Understanding innovation: the case of road pricing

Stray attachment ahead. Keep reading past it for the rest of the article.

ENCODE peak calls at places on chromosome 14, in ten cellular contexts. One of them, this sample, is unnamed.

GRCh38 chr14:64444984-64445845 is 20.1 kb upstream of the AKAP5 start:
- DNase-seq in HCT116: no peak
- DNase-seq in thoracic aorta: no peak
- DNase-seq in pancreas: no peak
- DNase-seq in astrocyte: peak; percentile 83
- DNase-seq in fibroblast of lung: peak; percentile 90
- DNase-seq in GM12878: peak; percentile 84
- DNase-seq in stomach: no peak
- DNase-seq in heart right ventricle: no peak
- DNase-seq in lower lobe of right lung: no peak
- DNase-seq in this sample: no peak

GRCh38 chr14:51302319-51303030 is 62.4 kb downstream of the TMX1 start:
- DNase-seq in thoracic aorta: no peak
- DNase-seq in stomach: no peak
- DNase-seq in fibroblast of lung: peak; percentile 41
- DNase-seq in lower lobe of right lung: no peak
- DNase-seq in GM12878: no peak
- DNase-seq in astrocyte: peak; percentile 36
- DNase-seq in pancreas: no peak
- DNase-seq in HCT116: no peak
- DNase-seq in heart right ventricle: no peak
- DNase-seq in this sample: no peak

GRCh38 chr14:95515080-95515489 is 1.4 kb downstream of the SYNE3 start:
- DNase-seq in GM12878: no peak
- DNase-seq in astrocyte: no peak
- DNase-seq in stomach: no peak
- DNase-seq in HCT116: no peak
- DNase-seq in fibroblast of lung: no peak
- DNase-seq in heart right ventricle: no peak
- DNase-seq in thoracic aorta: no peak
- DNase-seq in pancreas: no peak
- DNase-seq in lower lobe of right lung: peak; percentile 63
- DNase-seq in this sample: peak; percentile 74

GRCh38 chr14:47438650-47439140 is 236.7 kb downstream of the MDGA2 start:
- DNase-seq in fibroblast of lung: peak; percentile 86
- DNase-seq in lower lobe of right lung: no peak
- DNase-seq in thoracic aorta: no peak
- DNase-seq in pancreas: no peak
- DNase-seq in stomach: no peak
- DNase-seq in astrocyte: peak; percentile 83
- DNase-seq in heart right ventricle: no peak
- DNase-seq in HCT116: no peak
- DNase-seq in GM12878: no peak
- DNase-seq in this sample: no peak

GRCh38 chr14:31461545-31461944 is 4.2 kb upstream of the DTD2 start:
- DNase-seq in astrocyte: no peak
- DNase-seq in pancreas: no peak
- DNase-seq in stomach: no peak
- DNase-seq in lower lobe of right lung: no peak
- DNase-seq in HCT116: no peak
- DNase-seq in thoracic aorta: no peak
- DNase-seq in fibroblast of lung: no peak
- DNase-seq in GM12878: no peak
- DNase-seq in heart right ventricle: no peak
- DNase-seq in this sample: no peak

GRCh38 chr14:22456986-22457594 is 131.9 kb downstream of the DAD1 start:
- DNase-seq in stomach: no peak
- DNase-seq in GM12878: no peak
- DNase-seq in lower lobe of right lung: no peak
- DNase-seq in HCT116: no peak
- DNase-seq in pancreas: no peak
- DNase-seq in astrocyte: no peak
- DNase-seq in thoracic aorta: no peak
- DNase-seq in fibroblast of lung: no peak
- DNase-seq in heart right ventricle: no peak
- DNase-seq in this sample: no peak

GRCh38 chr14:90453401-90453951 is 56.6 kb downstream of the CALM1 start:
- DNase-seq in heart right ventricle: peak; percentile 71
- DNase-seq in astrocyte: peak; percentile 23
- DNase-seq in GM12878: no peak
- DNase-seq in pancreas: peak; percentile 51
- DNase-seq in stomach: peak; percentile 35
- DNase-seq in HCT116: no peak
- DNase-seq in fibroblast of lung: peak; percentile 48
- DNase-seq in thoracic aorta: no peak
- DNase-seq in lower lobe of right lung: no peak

Road pricing has emerged as an important transport-planning topic in several countries. This can be attributed to a growing concern for urban congestion and environmental problems, as well as to difficulties in financing new transport infrastructure. However, this innovative policy measure has rarely been implemented and consequently the Norwegian schemes have attracted much attention as exceptional examples of urban-wide road pricing. In this paper, factors contributing to the implementation of road pricing innovations are studied based on four Norwegian case studies. Different approaches to innovation research are discussed and a 'constructivist' approach is developed. This implies a focus on the meaning ascribed to road pricing measures by different actors at different times, on the alliances between important proponents and on innovation as an evolutionary process. The role of planners as facilitators of road pricing innovations is investigated. Factors describing 'simple' and 'complicated' contexts for road pricing implementation are outlined.
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